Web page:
But what of the contrasting writings of the young bloggers?

I don't think the assumption that the young bloggers and the bastardbastardBASTARDS are essentially doing the same thing is at all helpful - it would be arrogant and not a little bizarre for a young blogger to write 'for' a large, general interest audience. Instead they're generally driven by other things, in many cases a desire to completely explore and interrogate their own response to a show, and I think as a rule that's quite appealing to an artist. And certainly beyond that one can even enter a conversation etc with an artist in a way that would be unimaginable in popular music.

So if you're an artist you enjoy the young bloggers more than the bastardBASTARDBASTARDS and maybe the general decline of print media gives you a sort of thought that maybe the print media is in decline because they're not writing 2,000-word-long critiques of your work, or is at the very least poetic justice for it. But maybe, and accepting it would be manifestly moronic to suggest every development in print media in the last 50 years has been good, maybe Kenneth Tynan wouldn't have been that arsed about your show and maybe we're just living in a moderately positive era where the young bloggers are kind of a new thing that wasn't there before and it's nice the young bloggers and the BAAAASSSSSSTAAARDSSAH are living side by side, like when mammals and dinosaurs hung out together.

And having said all that – brilliantly – to the bloke in the Lyric Hammersmith audience, I'd be all like 'so the newspaper reviewers probably were giving a reasonable response to Secret Theatre in light of the fact that they were writing for the nominal man on the street, but the young bloggers were also doing so in light of the fact they weren't, and let's all be friends, here's a cake'. And I'd have got a round of applause and everything would have been alright, forever.

Postscript: hilariously, a week or so after publication, The Stage got in touch to ask me if I'd be up for turning this here blog into a 500-word article, for money - so maybe I'm wrong about the motivations of bloggers, or possibly I'm such a corporate shill that I can't even write an obscure blog post without it going mainstream.


Ian Watson said...

What's your favourite word?

I enjoyed your blog.
Entertainment needs to be the priority in all these things, even blogging, I feel.
If you took cake, you should have displayed cake. I'm sorry to be so harsh but that's cake for you- it's not a toy.You'd definitely have been given the chance to answer that question then and manliness would have prevailed.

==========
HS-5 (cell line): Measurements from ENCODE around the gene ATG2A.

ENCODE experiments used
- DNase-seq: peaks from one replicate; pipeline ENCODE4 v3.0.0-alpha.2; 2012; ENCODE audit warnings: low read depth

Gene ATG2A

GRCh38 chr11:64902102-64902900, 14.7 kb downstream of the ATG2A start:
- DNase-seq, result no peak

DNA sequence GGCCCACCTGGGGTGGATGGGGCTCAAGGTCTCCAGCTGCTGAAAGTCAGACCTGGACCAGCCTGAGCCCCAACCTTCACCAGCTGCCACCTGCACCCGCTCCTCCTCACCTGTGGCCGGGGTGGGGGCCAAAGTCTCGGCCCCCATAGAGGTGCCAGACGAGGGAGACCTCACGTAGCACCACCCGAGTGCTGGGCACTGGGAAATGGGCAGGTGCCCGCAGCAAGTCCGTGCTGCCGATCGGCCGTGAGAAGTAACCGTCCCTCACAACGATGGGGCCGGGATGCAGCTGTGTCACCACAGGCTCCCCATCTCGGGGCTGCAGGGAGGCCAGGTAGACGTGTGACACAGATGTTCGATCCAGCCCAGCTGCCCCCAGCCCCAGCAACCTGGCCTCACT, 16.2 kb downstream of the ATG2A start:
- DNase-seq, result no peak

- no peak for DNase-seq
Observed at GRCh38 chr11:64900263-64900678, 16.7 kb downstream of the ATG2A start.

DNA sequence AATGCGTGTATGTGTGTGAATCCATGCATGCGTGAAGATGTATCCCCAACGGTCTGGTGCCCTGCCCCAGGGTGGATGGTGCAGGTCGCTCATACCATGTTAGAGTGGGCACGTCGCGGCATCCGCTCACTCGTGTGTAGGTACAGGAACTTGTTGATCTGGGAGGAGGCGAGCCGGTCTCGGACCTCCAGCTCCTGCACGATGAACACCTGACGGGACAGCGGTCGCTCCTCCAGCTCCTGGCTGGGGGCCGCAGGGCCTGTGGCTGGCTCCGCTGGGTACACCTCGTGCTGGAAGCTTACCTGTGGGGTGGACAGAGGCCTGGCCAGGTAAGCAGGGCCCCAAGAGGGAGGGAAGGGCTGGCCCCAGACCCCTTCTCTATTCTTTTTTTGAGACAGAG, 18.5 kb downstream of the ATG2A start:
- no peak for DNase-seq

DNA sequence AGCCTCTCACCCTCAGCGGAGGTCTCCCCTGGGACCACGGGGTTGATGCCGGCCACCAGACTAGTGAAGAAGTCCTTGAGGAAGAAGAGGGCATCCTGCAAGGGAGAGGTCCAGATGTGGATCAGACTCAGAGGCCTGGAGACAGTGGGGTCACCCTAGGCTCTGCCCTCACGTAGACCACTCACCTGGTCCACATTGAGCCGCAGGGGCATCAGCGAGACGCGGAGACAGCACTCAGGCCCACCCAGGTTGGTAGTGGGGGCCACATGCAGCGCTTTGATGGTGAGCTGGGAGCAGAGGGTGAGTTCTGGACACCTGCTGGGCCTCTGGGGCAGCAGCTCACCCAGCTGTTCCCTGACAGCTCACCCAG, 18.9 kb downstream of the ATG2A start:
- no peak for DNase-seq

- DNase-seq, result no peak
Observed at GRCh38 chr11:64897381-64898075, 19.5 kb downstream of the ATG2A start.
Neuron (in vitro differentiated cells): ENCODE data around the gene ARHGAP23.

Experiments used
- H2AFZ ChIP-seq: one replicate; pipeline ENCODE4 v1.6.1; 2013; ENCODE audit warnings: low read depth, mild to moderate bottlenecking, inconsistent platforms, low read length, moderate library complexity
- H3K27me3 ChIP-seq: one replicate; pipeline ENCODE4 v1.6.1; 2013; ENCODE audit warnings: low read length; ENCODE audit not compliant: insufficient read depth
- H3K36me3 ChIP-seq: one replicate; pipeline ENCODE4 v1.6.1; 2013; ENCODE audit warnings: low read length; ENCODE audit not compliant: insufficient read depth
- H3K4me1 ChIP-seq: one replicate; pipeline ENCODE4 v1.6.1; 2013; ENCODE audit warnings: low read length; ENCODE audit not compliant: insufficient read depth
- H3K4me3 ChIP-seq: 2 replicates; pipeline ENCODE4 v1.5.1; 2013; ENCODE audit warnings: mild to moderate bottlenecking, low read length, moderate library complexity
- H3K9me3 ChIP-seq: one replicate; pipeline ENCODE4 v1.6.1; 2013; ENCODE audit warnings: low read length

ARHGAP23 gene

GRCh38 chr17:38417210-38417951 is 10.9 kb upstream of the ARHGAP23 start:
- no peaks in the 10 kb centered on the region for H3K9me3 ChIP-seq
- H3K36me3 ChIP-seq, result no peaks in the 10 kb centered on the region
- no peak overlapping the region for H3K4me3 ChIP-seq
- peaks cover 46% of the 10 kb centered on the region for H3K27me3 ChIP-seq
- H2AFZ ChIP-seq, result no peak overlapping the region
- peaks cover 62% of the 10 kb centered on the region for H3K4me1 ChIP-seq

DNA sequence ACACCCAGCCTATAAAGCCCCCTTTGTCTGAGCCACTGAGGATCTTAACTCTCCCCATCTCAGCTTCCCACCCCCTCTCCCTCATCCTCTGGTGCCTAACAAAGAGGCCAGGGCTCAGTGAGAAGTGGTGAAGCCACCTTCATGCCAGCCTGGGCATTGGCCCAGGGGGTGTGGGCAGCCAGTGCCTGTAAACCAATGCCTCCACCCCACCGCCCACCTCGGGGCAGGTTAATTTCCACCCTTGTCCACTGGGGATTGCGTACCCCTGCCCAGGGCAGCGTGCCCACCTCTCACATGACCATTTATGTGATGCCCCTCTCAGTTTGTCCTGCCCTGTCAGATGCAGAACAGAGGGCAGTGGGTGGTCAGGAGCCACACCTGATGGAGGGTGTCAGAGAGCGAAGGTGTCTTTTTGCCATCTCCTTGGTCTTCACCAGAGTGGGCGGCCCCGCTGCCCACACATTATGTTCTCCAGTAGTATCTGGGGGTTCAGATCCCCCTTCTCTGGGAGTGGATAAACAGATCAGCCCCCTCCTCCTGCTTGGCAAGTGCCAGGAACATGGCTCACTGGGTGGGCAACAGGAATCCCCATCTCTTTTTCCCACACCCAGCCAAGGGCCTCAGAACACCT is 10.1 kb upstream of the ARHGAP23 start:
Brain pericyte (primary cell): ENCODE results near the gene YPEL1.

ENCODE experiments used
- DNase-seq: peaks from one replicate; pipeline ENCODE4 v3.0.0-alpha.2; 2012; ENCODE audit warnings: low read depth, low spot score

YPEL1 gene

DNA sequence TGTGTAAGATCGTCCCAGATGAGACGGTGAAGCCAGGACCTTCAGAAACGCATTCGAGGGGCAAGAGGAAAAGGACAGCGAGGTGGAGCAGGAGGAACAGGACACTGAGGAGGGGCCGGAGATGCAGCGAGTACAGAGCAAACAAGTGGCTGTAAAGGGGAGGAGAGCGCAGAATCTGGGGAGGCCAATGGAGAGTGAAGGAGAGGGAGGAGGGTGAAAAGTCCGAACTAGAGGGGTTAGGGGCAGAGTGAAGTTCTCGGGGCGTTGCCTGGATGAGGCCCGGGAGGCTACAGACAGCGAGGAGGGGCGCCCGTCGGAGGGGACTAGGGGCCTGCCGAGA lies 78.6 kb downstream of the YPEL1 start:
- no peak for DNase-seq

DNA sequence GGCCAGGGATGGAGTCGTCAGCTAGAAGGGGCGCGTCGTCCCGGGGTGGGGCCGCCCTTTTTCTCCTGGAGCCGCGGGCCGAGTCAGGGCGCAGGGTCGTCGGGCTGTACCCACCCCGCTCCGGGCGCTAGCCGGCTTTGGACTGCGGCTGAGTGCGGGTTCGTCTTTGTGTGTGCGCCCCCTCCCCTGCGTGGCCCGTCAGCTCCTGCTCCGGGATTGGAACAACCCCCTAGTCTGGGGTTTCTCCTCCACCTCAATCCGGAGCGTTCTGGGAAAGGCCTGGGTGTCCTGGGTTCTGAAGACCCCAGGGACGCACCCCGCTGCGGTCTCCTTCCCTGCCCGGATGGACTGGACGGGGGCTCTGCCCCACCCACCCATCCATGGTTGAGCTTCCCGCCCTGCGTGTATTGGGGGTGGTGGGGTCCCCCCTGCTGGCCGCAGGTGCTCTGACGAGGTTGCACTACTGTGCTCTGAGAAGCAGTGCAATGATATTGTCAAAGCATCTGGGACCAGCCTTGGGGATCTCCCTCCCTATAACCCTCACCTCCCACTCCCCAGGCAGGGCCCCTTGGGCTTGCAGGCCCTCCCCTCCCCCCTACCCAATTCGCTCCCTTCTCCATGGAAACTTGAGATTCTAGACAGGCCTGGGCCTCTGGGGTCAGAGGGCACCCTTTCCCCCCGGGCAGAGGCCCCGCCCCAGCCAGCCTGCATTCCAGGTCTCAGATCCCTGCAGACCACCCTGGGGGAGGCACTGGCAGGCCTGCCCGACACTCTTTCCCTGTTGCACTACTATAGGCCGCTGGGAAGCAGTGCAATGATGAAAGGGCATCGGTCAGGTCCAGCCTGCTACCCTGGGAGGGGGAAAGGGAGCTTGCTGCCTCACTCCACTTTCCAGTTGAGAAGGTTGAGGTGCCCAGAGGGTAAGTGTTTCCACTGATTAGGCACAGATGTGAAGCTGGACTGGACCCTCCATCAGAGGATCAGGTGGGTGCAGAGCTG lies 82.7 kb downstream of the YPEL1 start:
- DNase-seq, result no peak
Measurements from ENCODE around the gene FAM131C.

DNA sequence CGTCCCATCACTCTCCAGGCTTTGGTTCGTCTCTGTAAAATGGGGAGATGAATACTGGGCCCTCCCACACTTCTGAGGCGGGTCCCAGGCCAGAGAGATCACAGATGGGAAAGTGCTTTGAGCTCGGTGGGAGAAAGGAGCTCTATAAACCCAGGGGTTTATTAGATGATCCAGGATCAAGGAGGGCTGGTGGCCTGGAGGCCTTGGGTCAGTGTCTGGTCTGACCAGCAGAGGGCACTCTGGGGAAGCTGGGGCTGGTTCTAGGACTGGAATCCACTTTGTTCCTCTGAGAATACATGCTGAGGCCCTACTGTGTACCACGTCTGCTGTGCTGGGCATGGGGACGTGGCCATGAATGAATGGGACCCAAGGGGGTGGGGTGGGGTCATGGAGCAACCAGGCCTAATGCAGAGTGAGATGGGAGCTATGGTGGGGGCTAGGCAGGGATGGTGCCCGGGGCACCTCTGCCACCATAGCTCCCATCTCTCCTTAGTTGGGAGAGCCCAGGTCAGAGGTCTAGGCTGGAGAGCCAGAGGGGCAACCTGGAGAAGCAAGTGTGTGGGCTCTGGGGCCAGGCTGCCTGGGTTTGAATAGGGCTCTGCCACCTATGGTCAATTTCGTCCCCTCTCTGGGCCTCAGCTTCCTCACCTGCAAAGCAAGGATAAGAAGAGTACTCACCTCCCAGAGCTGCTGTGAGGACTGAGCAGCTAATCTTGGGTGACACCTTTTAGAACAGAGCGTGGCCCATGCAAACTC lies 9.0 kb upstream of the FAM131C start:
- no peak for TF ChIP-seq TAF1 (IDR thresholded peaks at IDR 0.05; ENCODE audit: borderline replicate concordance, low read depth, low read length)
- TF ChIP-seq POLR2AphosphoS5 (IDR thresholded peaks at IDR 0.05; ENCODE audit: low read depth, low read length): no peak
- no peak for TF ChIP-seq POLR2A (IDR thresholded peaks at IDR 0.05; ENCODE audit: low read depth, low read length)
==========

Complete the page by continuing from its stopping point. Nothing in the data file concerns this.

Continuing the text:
You are a bastard.

Andrzej Lukowski said...

To be perfectly honest, because of the way the discussion was being organised, I basically sat there grandly assuming that for that particular question, surely the entire room would be desperate to hear my opinion, so rather than interjecting as I'd done on other stuff, I just serenely waited to be consulted, oracle-like. The cake/non-cake is a metaphor for that, maybe.

Robert Dawson Scott said...

Smashing piece. I was a mainstream bastard for about 30 years in the theatre but before I descended into bastardy, I loved the theatre (and still do). I can remember going to a panel thingy rather like the one you describe at the Edinburgh Fringe back in about 1790 and being shocked to hear the likes of Coveney and Billington (yes, they were young once - well, youngish) articulating something similar to what you said about critics writing for their newspaper (remember them?) and its readers, not for the theatre. But I reflected upon what they said and realised they were right. Your additional insight about bloggers and their contribution seems to me very helpful. At lot depends, after all, on who is paying the piper. If I could add one more thought from Joyce McMillan, doyenne of critical writers in Scotland (and another theatre lover); she puts it well when she says that she wants her writing to be the beginning of a conversation - with readers, artists, academics anyone who is interested enough - rather than the last word, as reviews are often seen.